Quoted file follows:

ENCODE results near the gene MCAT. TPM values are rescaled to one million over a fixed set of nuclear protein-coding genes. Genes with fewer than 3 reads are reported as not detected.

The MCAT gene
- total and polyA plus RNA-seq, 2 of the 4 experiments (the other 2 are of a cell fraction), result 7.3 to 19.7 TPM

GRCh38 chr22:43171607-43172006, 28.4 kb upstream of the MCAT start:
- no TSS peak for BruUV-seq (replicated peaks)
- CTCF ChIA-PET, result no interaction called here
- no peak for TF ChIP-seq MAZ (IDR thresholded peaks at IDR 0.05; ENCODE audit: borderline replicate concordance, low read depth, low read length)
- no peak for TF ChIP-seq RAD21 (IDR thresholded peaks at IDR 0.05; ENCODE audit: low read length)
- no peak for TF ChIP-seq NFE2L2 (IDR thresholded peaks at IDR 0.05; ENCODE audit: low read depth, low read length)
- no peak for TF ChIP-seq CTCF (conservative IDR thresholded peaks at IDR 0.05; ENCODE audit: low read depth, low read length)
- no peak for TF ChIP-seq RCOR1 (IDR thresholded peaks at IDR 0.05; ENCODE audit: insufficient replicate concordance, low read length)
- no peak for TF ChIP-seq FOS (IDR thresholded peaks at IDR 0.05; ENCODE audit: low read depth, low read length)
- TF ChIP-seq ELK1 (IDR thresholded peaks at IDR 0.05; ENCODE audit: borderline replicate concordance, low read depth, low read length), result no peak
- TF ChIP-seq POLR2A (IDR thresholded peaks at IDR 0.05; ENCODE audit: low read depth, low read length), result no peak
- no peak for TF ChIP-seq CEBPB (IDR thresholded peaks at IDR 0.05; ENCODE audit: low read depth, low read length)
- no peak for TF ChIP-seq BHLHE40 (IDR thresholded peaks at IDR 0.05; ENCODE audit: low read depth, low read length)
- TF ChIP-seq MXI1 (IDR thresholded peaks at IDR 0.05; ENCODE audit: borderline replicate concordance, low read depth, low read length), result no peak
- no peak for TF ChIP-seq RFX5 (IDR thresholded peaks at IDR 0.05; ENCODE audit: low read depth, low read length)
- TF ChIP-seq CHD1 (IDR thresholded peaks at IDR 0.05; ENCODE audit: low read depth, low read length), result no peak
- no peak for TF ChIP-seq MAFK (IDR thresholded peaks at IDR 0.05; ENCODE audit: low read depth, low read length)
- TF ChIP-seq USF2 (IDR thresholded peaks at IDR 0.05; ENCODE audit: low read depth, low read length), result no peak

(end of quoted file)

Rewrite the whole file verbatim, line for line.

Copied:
ENCODE results near the gene MCAT. TPM values are rescaled to one million over a fixed set of nuclear protein-coding genes. Genes with fewer than 3 reads are reported as not detected.

The MCAT gene
- total and polyA plus RNA-seq, 2 of the 4 experiments (the other 2 are of a cell fraction), result 7.3 to 19.7 TPM

GRCh38 chr22:43171607-43172006, 28.4 kb upstream of the MCAT start:
- no TSS peak for BruUV-seq (replicated peaks)
- CTCF ChIA-PET, result no interaction called here
- no peak for TF ChIP-seq MAZ (IDR thresholded peaks at IDR 0.05; ENCODE audit: borderline replicate concordance, low read depth, low read length)
- no peak for TF ChIP-seq RAD21 (IDR thresholded peaks at IDR 0.05; ENCODE audit: low read length)
- no peak for TF ChIP-seq NFE2L2 (IDR thresholded peaks at IDR 0.05; ENCODE audit: low read depth, low read length)
- no peak for TF ChIP-seq CTCF (conservative IDR thresholded peaks at IDR 0.05; ENCODE audit: low read depth, low read length)
- no peak for TF ChIP-seq RCOR1 (IDR thresholded peaks at IDR 0.05; ENCODE audit: insufficient replicate concordance, low read length)
- no peak for TF ChIP-seq FOS (IDR thresholded peaks at IDR 0.05; ENCODE audit: low read depth, low read length)
- TF ChIP-seq ELK1 (IDR thresholded peaks at IDR 0.05; ENCODE audit: borderline replicate concordance, low read depth, low read length), result no peak
- TF ChIP-seq POLR2A (IDR thresholded peaks at IDR 0.05; ENCODE audit: low read depth, low read length), result no peak
- no peak for TF ChIP-seq CEBPB (IDR thresholded peaks at IDR 0.05; ENCODE audit: low read depth, low read length)
- no peak for TF ChIP-seq BHLHE40 (IDR thresholded peaks at IDR 0.05; ENCODE audit: low read depth, low read length)
- TF ChIP-seq MXI1 (IDR thresholded peaks at IDR 0.05; ENCODE audit: borderline replicate concordance, low read depth, low read length), result no peak
- no peak for TF ChIP-seq RFX5 (IDR thresholded peaks at IDR 0.05; ENCODE audit: low read depth, low read length)
- TF ChIP-seq CHD1 (IDR thresholded peaks at IDR 0.05; ENCODE audit: low read depth, low read length), result no peak
- no peak for TF ChIP-seq MAFK (IDR thresholded peaks at IDR 0.05; ENCODE audit: low read depth, low read length)
- TF ChIP-seq USF2 (IDR thresholded peaks at IDR 0.05; ENCODE audit: low read depth, low read length), result no peak